PalmSource Inc is strongly placed to take advantage of operator and handset manufacturer worries in the face of Nokia Corp’s planned takeover of mobile operating system rival Symbian Ltd, according to president and CEO, David Nagel.
But the full impact of the takeover may not be felt for several years as a result of long-term licensing contracts
I believe [Nokia’s takeover of Symbian] has an influence on the competitive balance of the industry. For us, on balance, it’s quite a positive event, said Nagel, who was making an impromptu appearance at a follow-up from last week’s PalmSource developer conference in San Jose for UK journalists.
In the short term it won’t have a great effect. The sales cycle [for mobile operating systems] sometimes takes years. And the same goes for de-commitment. Typically, licenses are multi-year, often three to four but even as long as eight or nine years.
But in the long run, every other handset vendor will be asking ‘Do I want to be a licensee of 900 pound gorillas Nokia or Microsoft or maybe someone else?’ Even in the last few weeks it’s been much easier to go to other handset vendors and see if they’re interested in another mobile platform.
Gabi Schindler, senior VP worldwide marketing for PalmSource, added: Why do you think we were spun out? Since we did there’s been a lot more trust towards us from our licensees. They have already been more forthcoming about their product plans.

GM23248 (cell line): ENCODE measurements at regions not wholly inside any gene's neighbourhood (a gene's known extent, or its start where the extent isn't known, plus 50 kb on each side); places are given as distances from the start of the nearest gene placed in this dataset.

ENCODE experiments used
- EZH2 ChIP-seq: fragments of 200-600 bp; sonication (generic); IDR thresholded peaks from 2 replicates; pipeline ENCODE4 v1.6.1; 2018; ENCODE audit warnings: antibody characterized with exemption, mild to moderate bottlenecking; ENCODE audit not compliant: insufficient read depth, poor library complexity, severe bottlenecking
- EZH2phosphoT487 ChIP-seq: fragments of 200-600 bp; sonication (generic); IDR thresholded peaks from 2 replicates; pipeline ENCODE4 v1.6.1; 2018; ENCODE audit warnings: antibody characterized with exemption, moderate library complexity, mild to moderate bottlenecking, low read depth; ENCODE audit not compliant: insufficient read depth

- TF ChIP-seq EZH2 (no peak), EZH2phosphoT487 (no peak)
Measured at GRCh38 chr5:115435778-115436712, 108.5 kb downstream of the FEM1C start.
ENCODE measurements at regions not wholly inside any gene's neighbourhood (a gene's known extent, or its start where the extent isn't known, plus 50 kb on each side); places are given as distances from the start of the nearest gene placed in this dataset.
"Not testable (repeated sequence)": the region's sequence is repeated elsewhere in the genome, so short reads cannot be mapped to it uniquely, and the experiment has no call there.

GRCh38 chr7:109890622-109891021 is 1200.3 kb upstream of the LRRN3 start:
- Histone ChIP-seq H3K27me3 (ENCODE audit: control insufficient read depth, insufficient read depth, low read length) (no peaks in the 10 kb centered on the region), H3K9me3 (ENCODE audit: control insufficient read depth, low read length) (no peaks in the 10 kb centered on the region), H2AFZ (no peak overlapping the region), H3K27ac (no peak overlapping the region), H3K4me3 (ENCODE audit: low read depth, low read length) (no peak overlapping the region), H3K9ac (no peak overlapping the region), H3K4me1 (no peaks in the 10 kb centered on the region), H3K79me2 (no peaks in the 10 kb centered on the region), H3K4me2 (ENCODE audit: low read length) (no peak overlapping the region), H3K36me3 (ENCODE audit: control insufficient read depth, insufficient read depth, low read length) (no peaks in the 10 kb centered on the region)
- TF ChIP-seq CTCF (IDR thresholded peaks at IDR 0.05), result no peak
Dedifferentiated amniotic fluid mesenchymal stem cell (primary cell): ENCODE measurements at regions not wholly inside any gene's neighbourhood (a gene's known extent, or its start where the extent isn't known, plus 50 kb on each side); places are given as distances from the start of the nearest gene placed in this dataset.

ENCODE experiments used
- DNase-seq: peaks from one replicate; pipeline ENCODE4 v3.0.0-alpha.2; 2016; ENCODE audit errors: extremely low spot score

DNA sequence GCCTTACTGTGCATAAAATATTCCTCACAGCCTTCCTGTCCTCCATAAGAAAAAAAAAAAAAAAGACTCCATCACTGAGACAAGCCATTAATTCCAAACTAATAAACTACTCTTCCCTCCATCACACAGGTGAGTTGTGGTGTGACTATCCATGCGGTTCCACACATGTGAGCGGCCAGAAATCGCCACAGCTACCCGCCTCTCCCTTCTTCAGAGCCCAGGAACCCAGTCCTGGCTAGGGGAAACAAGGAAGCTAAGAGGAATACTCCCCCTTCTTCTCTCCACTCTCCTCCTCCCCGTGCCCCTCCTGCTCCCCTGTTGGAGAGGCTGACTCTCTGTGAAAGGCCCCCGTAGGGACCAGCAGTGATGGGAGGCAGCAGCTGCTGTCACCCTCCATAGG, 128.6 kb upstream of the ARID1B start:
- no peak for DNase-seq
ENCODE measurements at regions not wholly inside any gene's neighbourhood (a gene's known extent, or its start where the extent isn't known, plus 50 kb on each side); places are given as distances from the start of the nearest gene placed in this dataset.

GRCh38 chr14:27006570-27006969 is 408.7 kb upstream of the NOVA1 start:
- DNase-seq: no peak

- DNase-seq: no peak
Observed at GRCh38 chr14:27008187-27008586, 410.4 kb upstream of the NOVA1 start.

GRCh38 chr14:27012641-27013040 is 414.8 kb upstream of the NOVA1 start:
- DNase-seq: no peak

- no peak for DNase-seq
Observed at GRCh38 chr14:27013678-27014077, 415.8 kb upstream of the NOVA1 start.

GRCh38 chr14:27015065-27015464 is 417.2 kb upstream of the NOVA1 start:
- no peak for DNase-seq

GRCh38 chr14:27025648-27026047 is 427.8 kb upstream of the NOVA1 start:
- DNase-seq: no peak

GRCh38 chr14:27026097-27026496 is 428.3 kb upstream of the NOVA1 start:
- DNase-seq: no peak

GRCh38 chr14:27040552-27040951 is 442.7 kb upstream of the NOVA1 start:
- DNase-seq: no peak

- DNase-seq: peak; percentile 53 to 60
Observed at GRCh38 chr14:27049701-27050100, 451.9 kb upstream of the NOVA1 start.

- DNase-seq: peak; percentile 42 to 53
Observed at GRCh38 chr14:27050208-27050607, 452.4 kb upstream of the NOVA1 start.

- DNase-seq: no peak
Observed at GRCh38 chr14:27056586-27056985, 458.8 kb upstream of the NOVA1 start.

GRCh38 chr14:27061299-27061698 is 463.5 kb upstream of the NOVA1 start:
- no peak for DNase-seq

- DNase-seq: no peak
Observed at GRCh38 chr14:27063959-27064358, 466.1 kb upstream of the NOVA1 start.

Mobile operators, too, will play a decisive role in the long term success or otherwise of today’s mobile operating systems. And again, PalmSource is confident it has what it takes to capitalize.
Many operators are very worried about Nokia’s domination of Symbian, said PalmSource VP business development Albert Chu. They don’t want to be beholden to a Nokia/Symbian device or a Microsoft device. They are the ones who will ultimately dictate the critical mass.
With this in mind, PalmSource plans to target the 15 to 20 leading mobile operators around the world with its software.
The company believes it offers particular advantages over its rivals in terms of bringing smart phones to the mass market. Among these is the small size of Palm OS itself, which Nagel said lends itself to high adoption by reducing the cost per unit. We believe because of the small footprint [of Palm OS] that we can get to low price points much faster than other platforms, he said.
Another crucial differentiator for Palm OS in its efforts to attract mobile operators remains PalmSource’s extensive developer network with 20,000 applications currently available that could create new revenue streams for operators through over-the-air download shops.
PalmSource also claimed a 41% advantage over Microsoft’s Windows Mobile for Pocket PC in terms of support call costs. That’s very important for operators. The cost of support calls can kill their margins, said Charlie Tritschler, VP of product marketing.
This article is based on material originally published by ComputerWire